The termite: more than just an insect, this is a true pest – one whose thought instills terror in the hearts of many home-owners… most notably those whose homes are made essentially of wood. The real destructive power of termites derives from two essential aspects: their covert nature, and their highly efficient societies. Termites live in colonies that can be comprised of thousands – sometimes even millions of individuals who always work together for the common sake. The materials they feed mostly are dead plants: leafy litters, animal excrements… and most notably wood. The same kind of wood that’s used to build many of our homes; given their vast numbers and group efficiency, a colony of termites can quickly being to deteriorate wooden materials, and cause serious structural damages over time.
Why Termite Infestations are Hard to Detect
While it can take several years for termites to bring about irreversible structural damage, the real problem is that people usually won’t realize they have a termite infestation until it’s too late. Rather than nesting in the wood (such as for example carpenter ants), termites live on the ground, and feed on wood. This is something you should keep in mind because any kind of wood that’s in close contact to the ground becomes a potential entry point for a termite infestation. After gaining such entry point, termites will literally keep eating away from all connected wood, until a building or structure eventually crumbles and nothing remains but saw dust. Also, since they eat away the wood from the inside – oftentimes homeowners won’t notice they’re being victims of a termite invasion until it’s too late; there are however some signs you can watch for such as little muddy shelter tubes they tend to build in order to keep protected while traveling between the soil and their wooden food supply.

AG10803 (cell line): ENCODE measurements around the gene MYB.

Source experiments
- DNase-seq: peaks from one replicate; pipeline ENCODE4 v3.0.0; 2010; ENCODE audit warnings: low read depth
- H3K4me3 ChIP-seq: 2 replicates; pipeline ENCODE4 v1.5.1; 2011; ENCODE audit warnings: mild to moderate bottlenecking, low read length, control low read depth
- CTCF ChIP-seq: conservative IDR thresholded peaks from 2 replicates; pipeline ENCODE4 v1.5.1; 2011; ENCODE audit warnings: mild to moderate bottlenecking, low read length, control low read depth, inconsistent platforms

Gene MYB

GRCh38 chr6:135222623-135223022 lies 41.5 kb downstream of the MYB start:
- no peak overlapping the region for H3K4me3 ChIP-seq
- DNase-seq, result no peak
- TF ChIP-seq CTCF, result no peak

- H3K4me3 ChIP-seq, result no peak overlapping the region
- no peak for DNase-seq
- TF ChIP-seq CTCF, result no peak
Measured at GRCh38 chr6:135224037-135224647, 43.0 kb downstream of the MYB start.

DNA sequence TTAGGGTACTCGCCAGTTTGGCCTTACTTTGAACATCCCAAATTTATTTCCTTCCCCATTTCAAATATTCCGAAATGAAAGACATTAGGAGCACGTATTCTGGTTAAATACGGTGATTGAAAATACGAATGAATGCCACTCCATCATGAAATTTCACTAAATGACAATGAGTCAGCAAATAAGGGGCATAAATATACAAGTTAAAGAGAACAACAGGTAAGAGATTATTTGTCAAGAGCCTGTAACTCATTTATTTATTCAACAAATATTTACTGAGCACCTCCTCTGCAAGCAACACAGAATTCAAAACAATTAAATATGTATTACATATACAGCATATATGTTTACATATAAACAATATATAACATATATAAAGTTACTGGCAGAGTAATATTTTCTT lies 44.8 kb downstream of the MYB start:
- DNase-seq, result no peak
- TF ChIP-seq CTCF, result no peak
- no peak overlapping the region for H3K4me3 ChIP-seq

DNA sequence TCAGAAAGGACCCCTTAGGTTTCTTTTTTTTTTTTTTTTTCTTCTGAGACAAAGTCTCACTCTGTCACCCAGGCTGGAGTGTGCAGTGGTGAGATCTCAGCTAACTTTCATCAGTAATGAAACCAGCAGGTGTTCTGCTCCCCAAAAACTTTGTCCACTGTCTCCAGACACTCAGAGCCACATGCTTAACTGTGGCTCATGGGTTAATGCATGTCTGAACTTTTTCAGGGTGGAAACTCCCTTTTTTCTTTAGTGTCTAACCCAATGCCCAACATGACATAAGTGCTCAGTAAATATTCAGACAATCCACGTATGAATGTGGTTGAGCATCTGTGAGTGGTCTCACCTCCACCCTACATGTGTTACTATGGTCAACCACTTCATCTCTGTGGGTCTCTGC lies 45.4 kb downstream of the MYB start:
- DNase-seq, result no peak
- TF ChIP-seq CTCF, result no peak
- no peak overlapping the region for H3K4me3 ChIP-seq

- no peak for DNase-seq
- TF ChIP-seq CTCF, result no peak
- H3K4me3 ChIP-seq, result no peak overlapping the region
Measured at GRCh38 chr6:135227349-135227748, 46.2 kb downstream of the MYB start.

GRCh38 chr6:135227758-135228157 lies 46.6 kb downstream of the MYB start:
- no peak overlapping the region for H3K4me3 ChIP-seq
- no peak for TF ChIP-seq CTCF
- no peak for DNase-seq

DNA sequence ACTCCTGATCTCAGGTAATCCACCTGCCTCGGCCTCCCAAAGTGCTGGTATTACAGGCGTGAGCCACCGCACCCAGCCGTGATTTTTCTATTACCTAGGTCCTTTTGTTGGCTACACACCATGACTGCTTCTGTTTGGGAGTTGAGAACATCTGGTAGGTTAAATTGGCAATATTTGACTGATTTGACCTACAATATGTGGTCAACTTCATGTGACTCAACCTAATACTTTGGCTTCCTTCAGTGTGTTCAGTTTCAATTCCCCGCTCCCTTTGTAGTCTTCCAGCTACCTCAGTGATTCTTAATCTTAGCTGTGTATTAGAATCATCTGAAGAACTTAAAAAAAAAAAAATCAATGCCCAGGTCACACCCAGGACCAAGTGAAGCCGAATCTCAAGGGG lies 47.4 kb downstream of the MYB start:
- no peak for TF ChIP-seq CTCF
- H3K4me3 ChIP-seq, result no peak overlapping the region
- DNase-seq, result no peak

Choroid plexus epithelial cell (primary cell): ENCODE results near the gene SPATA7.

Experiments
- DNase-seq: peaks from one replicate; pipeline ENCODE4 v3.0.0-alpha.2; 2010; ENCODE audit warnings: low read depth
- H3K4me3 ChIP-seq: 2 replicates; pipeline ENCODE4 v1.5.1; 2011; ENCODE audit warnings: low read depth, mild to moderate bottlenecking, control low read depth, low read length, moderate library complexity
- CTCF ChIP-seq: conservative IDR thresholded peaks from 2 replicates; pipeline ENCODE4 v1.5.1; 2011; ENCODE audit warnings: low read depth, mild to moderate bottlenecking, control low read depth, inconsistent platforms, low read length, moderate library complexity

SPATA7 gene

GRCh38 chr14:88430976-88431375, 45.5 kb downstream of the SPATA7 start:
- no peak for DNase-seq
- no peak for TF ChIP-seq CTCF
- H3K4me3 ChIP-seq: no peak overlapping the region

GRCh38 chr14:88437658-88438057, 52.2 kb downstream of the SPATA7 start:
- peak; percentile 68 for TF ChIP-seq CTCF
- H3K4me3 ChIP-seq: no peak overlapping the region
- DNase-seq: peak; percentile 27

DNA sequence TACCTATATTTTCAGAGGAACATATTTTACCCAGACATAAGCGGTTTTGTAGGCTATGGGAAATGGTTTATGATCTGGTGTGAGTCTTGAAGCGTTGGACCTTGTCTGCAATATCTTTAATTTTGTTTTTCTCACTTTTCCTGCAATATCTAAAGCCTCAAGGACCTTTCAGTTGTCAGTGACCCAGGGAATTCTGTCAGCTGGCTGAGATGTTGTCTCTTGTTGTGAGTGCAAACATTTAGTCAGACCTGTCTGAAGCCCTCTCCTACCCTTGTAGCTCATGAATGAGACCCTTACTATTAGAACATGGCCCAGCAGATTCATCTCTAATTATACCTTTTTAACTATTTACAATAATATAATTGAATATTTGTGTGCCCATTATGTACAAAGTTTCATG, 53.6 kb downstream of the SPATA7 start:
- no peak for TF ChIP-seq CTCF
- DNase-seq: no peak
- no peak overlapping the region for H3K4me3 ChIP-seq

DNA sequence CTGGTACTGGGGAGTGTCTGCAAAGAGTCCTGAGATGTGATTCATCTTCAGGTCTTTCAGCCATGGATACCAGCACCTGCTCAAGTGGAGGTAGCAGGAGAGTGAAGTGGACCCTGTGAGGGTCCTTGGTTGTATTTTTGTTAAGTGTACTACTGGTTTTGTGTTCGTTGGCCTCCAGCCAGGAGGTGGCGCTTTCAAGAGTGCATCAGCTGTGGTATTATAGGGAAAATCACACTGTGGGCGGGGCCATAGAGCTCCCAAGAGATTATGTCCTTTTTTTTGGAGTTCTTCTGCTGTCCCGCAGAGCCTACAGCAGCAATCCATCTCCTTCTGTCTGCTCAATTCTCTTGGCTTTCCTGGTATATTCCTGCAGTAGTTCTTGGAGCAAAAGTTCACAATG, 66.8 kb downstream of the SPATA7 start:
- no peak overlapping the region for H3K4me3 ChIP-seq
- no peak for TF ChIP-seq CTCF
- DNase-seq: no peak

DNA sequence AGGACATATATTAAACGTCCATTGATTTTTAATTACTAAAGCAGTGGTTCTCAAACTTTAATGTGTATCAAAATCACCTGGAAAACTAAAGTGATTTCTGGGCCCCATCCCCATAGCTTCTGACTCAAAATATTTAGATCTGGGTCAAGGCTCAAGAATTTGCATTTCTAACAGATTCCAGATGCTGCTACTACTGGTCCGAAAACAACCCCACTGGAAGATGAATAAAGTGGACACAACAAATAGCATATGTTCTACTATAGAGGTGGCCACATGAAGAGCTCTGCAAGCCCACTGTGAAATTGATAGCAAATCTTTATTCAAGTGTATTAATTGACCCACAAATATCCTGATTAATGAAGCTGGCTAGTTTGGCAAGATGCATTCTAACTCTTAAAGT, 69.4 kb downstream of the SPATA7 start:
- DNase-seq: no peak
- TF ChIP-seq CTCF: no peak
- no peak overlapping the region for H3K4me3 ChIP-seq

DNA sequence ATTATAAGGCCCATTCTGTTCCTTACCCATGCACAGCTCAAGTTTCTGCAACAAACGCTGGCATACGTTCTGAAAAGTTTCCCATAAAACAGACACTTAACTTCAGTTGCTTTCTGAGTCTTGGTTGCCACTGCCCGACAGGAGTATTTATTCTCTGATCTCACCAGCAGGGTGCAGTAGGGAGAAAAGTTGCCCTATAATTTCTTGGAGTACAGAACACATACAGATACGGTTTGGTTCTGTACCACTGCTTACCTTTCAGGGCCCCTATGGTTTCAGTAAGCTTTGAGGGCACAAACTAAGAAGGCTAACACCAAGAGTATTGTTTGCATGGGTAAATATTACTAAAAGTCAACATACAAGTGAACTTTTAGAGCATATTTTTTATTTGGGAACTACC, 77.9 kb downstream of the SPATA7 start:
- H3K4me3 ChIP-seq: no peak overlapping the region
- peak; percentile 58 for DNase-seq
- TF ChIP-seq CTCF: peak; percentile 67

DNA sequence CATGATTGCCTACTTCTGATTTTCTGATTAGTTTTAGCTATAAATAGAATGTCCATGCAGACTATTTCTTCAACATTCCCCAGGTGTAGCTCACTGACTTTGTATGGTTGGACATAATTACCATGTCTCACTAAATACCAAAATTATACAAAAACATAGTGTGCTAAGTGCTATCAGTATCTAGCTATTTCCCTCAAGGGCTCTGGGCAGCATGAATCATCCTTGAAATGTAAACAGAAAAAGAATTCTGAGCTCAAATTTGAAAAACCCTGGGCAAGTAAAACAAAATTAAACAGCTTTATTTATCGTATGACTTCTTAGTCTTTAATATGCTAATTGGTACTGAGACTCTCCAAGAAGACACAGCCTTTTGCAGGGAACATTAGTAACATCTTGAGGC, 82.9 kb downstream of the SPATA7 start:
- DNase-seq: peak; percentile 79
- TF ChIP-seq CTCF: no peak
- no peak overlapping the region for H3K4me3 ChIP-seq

Warning Signs of Termite Infestation
If your house is built with a considerable percentage of wood, you should learn to keep an eye out for the subtle signs of a termite infestation, most notably those mud tubes they build to travel around in – but also watch out for shed wings and suspicious droppings. Also, wood that’s getting damage from the inside by termites usually produces a hollow sound when you knock into it with a hammer. Remember that when a piece of timber shows noticeable signs of termite damage on the surface, quite likely it’s already been eaten up all the way from the inside. If you ever spot any sign of termites near your home, don’t think twice: call an exterminator straight away for a professional opinion.